* aside from Richard Greene, who I did not discover until after this trip and becoming aware of Peter May’s material, which also introduced me to the manorial records.
** I’m aware that this was the set text for the day (unbeknown to me at the time). I believe God caused me to pick 6th April for my trip for that reason. He is sovereign over everything in advance like that, even my prayer and thoughts on the way.
Robert Cooke was Rector of Newmarket St Mary’s from 1677 until his death in 1681. It’s thought that he was perhaps born in Bottisham, the son of Thomas Cooke, and educated at Christ’s College Cambridge.
The memorial transcribed/translated above was originally on the floor within the altar rails according to someone called Tom Martin who described it at the end of the eighteenth century. It’s the transcription in his notes that’s been translated above (see the references below), which was made before some of the wording was worn away, presumably primarily by those serving communion (a fitting place for it given what it says – we are reminded there that we are both cleansed by Christ’s blood and called to pour out our lives in service of the gospel). The stone was placed in the south wall of the church during the nineteenth century restorations and appears perhaps to have been re-carved at that point, with a combination of the original words and dashes (possibly corresponding to the bits that could not be read)? It appears to be a new carving. Perhaps the original worn text is on what is now the back of the stone?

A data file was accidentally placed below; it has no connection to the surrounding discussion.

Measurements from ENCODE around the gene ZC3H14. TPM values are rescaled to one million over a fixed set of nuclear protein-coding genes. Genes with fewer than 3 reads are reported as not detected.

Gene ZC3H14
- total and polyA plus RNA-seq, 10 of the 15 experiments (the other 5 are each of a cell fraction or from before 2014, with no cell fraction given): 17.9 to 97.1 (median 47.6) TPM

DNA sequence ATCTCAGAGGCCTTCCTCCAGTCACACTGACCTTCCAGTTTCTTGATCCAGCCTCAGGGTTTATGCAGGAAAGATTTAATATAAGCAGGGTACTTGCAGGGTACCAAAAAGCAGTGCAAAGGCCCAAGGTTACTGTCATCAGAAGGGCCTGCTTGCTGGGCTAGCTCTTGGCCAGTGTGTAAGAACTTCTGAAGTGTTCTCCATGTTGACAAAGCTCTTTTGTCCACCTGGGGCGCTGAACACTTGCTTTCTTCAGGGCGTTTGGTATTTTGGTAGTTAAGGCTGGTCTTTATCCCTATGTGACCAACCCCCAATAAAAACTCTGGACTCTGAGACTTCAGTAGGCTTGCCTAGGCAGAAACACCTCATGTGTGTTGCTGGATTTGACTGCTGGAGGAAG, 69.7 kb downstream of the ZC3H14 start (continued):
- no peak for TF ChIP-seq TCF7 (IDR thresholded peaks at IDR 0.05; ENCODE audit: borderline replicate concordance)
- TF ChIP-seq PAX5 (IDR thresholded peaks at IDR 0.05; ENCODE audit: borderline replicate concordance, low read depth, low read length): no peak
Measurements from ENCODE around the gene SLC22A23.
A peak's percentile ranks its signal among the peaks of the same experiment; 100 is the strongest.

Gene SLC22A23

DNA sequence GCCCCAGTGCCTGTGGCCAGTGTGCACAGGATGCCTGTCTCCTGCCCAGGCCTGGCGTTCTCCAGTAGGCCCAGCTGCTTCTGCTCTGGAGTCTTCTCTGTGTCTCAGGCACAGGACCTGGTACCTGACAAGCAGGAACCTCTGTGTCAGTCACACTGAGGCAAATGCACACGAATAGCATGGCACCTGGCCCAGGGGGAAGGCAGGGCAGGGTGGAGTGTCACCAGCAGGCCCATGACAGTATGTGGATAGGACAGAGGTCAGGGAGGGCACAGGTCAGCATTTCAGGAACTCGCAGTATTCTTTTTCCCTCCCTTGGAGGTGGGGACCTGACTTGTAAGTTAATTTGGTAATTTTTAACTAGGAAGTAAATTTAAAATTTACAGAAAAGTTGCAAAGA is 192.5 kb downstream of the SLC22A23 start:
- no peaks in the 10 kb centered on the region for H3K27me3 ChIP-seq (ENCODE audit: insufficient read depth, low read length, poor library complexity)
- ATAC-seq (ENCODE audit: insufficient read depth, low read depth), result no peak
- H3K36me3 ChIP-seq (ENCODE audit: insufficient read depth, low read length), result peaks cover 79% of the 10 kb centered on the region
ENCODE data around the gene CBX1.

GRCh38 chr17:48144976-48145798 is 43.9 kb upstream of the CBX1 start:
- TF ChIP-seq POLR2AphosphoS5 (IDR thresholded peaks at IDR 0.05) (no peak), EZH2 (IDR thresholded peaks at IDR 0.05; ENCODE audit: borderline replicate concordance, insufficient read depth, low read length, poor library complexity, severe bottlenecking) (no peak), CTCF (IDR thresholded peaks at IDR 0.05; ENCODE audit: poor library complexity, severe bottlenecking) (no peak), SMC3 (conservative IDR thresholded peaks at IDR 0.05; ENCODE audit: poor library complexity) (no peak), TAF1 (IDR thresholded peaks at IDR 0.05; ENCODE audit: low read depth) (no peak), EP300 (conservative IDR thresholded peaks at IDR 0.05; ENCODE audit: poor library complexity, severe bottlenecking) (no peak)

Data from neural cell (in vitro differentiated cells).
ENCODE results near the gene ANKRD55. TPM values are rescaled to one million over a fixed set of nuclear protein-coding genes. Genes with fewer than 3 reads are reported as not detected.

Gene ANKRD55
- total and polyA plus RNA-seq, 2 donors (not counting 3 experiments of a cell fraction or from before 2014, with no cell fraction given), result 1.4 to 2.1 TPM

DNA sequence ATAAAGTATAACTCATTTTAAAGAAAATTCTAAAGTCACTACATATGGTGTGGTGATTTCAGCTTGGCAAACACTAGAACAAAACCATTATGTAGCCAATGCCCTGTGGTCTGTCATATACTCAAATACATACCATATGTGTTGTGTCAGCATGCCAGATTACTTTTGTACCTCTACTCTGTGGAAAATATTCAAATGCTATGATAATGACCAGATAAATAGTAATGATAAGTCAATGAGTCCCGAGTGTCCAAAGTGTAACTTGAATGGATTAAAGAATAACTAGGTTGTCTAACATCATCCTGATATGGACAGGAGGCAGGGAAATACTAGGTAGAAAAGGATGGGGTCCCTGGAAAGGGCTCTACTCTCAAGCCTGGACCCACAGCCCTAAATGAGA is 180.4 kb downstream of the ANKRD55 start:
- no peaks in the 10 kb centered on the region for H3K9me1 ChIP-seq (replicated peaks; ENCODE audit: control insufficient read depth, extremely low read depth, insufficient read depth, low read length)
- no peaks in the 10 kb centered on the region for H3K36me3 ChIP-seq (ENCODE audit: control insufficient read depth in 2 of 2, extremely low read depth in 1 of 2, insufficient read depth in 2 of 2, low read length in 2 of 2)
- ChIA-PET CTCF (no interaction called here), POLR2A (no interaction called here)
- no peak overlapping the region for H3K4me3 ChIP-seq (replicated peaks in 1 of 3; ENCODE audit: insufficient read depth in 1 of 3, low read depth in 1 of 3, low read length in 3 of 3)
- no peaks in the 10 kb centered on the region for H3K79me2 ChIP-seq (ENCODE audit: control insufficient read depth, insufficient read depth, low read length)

It’s interesting from a medical point of view to speculate on his cause of death. In a modern context such a death would almost certainly represent a gastrointestinal bleed, perhaps a ruptured ulcer, especially one that had eroded into an artery. At the time though another more likely cause might have been tuberculosis (perhaps a lung lesion eroding into a blood vessel or even a neck node into a neck vessel?) – see the case of Guy Bell from December 1851 detailed on the page regarding Floyd Minter Peck.
1677: Robert Cooke M.A. Rector of St Mary’s Newmarket. Reference: Rectors of St Mary’s information board, St Mary’s church, Newmarket. [Note: given in memory of Elizabeth Janet Smith, died August 15th 1999.]